Brian Cox in "Prisoner's Daughter"
ManOfTheCenturyMovie Film ‘Prisoner’s Daughter’ review: Brian Cox continues playing troubled patriarchs in predictable romance drama

‘Prisoner’s Daughter’ review: Brian Cox continues playing troubled patriarchs in predictable romance drama

Brian Cox in "Prisoner's Daughter"

It’s nearly impossible for Brian Cox to be in a bad movie because, well, he gives a Brian Cox performance every time. Simply put, Cox is the saving grace of his latest feature, “Prisoner’s Daughter,” a predictable family drama that has heart thanks to the founding performances of Cox, Ernie Hudson, and rising star Christopher Convery. The rest, however, goes away Very to be desired.

However, there are still other pleasures to be found in the final product. Catherine Hardwicke (“Twilight,” “Thirteen”) is building the perfect frothy cinematic universe in which “Prisoner’s Daughter” and her recent Toni Collette vehicle “Mafia Mamma” could coexist beautifully – and create a fun wild ride.

Hardwicke previously spoke to IndieWire’s Kate Erbland about her tastes in choosing scripts, and “Prisoner’s Daughter” is no exception. Written by Mark Bacci and premiering at the 2022 Toronto International Film Festival, the family drama centers on criminal Max (Cox) who is released from prison after a 12-year sentence due to a different life sentence: he has only five months to live, thanks to a brutal cancer diagnosis.

Max moves in with his daughter Maxine (Kate Beckinsale) and his son Ezra (Convery), middle school age. She enters the adorably touching relationship between Max and Ezra, as the two bond over boxing and defeating schoolyard bullies who make fun of Ezra’s epilepsy. The onscreen chemistry between Cox and Convery is the crux of the film; scenes flounder when Beckinsale and Cox share the screen, while each sequence exclusively featuring Beckinsale stands on its own.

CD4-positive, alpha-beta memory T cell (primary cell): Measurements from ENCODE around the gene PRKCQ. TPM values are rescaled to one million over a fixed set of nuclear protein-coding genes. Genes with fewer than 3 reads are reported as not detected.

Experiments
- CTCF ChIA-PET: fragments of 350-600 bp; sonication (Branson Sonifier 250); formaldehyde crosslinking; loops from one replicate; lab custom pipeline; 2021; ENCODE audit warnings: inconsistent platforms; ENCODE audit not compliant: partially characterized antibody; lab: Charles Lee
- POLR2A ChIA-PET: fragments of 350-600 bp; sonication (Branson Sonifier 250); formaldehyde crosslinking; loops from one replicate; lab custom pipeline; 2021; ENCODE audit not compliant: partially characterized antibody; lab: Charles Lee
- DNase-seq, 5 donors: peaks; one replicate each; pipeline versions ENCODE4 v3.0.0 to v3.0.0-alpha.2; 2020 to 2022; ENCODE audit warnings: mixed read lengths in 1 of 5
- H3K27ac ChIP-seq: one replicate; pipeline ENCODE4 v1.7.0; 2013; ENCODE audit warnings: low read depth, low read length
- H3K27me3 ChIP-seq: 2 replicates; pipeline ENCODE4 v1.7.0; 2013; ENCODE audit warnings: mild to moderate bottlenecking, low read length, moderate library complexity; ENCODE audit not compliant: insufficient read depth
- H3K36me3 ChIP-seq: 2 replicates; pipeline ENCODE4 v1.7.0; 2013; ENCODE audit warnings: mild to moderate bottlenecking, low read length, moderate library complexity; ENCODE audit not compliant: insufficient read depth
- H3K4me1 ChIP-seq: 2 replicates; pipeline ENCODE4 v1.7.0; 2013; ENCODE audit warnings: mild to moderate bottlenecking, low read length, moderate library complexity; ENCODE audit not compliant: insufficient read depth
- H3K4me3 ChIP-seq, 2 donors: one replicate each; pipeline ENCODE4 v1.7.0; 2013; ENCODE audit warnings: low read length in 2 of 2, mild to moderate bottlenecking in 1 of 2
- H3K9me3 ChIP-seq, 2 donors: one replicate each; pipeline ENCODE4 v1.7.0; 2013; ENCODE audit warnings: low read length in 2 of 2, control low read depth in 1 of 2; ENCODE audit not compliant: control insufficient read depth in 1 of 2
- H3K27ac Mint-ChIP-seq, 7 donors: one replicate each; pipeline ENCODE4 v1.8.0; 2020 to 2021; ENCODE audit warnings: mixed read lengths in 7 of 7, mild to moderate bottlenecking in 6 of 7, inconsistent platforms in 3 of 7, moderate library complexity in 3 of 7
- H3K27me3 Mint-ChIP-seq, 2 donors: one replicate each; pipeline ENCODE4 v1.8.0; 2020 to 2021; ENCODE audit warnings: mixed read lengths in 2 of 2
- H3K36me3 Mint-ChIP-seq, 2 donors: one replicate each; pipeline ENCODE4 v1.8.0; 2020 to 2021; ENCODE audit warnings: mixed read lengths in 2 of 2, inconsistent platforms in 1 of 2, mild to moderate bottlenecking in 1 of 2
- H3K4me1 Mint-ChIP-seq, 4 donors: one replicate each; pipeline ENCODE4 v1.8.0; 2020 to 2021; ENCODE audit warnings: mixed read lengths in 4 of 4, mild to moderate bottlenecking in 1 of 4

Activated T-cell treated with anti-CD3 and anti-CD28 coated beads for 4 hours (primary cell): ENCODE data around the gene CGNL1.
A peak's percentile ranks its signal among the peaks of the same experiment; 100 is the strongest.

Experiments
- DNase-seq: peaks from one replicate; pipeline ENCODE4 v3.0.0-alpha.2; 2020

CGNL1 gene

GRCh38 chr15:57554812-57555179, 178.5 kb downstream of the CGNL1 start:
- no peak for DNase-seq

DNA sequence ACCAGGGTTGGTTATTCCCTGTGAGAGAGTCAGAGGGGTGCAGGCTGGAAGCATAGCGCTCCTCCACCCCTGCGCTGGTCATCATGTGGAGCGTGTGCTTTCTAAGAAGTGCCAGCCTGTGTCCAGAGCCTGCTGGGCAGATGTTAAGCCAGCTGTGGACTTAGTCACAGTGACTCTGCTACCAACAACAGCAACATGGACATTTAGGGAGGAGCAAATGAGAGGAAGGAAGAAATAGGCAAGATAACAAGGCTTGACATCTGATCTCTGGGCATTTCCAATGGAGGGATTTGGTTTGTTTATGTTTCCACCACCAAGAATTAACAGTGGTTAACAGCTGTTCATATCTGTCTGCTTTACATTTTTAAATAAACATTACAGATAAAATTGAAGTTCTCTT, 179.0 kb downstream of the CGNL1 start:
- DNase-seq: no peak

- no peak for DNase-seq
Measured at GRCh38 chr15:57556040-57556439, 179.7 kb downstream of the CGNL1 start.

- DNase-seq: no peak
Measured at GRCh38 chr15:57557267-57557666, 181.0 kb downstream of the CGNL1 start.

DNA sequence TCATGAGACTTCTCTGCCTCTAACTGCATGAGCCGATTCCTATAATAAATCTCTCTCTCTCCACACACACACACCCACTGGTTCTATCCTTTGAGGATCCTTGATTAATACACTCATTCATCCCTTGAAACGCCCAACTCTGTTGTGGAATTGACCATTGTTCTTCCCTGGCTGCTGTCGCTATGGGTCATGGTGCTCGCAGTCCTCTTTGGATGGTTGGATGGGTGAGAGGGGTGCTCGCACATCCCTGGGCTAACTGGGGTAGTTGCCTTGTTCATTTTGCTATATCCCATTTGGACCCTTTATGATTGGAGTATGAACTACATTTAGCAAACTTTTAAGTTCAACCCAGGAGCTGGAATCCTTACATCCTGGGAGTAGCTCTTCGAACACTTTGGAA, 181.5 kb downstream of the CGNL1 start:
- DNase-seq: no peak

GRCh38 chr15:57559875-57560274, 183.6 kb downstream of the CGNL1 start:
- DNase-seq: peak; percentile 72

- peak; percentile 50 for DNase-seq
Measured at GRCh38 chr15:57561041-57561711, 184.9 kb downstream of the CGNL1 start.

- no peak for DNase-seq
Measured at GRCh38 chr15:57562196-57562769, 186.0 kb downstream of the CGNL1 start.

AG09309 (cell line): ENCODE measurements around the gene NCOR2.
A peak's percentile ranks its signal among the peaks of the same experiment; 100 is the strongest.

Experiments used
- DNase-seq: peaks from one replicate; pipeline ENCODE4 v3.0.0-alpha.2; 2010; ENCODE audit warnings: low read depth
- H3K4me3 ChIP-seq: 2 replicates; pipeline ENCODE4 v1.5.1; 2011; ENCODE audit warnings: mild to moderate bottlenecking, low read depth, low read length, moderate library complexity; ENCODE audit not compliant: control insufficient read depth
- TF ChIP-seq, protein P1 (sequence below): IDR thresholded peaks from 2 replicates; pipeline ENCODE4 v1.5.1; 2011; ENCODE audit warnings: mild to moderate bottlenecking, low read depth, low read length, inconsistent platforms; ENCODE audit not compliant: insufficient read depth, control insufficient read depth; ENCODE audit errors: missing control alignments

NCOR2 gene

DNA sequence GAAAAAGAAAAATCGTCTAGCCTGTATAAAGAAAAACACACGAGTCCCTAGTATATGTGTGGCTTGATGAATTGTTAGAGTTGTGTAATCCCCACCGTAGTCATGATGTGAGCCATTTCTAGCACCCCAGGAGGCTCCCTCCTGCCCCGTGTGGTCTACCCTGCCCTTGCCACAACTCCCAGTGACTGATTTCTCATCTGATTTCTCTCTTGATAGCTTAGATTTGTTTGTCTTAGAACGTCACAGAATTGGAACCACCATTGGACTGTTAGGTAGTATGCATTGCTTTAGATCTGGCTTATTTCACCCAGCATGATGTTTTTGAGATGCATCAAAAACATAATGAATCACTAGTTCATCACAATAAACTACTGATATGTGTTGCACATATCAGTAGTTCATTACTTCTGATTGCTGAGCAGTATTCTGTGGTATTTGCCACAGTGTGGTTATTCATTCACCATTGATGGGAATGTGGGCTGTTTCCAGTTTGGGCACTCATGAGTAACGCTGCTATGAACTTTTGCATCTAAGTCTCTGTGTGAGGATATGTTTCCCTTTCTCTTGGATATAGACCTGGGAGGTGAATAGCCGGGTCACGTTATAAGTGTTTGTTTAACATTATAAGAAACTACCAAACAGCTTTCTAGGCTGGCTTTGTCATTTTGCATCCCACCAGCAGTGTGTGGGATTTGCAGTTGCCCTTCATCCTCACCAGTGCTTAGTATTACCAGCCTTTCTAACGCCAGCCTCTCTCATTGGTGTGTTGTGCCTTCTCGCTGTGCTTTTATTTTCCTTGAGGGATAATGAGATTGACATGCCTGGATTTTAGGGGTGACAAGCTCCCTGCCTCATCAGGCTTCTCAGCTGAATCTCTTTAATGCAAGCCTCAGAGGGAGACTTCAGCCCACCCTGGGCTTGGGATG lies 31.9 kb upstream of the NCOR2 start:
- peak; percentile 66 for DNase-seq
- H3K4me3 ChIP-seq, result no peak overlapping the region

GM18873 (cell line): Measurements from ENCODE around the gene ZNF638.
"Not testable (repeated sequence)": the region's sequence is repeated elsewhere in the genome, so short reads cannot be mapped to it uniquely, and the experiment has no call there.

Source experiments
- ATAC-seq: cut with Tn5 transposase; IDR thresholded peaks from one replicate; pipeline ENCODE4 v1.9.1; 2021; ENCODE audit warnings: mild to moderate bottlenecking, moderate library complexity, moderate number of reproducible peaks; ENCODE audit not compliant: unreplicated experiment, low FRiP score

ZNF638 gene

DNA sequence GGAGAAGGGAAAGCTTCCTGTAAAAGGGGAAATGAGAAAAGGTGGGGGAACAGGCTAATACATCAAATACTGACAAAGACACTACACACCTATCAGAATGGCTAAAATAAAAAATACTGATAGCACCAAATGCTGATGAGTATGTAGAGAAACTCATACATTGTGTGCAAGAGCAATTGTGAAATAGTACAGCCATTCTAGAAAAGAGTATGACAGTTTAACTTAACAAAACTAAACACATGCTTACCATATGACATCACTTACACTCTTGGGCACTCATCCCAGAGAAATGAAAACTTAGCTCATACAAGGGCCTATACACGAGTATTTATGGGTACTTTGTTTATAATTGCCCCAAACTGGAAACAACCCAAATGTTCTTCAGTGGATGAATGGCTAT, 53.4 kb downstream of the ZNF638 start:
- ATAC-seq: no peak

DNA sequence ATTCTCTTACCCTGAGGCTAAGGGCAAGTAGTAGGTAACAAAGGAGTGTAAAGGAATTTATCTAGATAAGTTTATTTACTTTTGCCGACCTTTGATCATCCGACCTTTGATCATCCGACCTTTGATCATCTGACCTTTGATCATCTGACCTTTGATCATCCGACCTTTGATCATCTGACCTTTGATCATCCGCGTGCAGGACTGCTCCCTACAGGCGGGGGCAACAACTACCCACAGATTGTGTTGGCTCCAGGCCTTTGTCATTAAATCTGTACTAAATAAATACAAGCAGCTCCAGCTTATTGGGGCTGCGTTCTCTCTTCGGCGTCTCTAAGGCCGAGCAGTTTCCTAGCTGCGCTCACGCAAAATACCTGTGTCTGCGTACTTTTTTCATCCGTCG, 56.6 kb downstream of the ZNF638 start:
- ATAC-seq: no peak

Basically, it’s hard to compare to Cox’s acting prowess in his post-“Succession” glory. Yet, Convery still commands.

In every millennial’s dream casting, All-American Rejects’ Tyson Ritter (and, you know, a wide-ranging acting career that begins with “The House Bunny” and includes Hardwicke’s “Miss You Already”) plays the deadbeat father of Ezra, Tyler, who’s better at playing drums and doing drugs than parenting. The central conflict – which comes too late in the script – is between Tyler and Max fighting over who should be the rightful male influence for Ezra.

Ernie Hudson as Max’s confidant, a boxing gym owner and, later, Ezra’s mentor, demonstrates why the older generation on screen are better actors. “Castle” and “This Is Us” actor Jon Huertas has a notable cameo, but it’s Hudson and Cox who educate their counterparts with their breezy performances. And we mean effortlessly: Cox dons a fedora and dons stylish sunglasses as he manages to free himself from the handcuffs in a subsequent bungle.

“The Prisoner’s Daughter”Courtesy of Vertical Entertainme

Cox as ex-criminal and sleazy Vegas networker Max is essentially “what if Logan Roy really goes to jail over SEC cruise ship scandal?” “Your dad,” Max tells nephew Ezra, “is … a loser,” and the joke carries as much gravitas as the hit quote from last season’s “Succession” about his kids not being “serious.” .

Admittedly, a grandfather teaching his grandson how to box is quite a cliché. But would Logan Roy do the same to Shiv’s future son? Is this the trajectory Logan Roy would follow in a different “Succesion” universe: be a better, kinder grandfather than his father?

The prisoner's daughter
“The Prisoner’s Daughter”Courtesy of Vertical Entertainme

“Prisoner’s Daughter” doesn’t dive as deeply into the father-daughter relationship that the title teases, and neither is Maxine the main character of this story. It’s hard to deduce whether this is due to the plot itself or simply the way audiences will immediately pay more attention to the charismatic Cox than Beckinsale’s decent, but not entirely memorable, performance.

During a particularly emotional exchange in which Maxine confronts her father for abandoning her with an abusive alcoholic and suicidal mother, Beckinsale stumbles with the necessary conviction, while Cox throws dialect paragraphs in a single glance. And while the film’s conclusion feels rushed, the sacrifices Max has made don’t go unnoticed. Too bad it will most likely be this movie.

Assessment: c

“Prisoner’s Daughter” will premiere June 30 in the halls of Vertical Entertainment.

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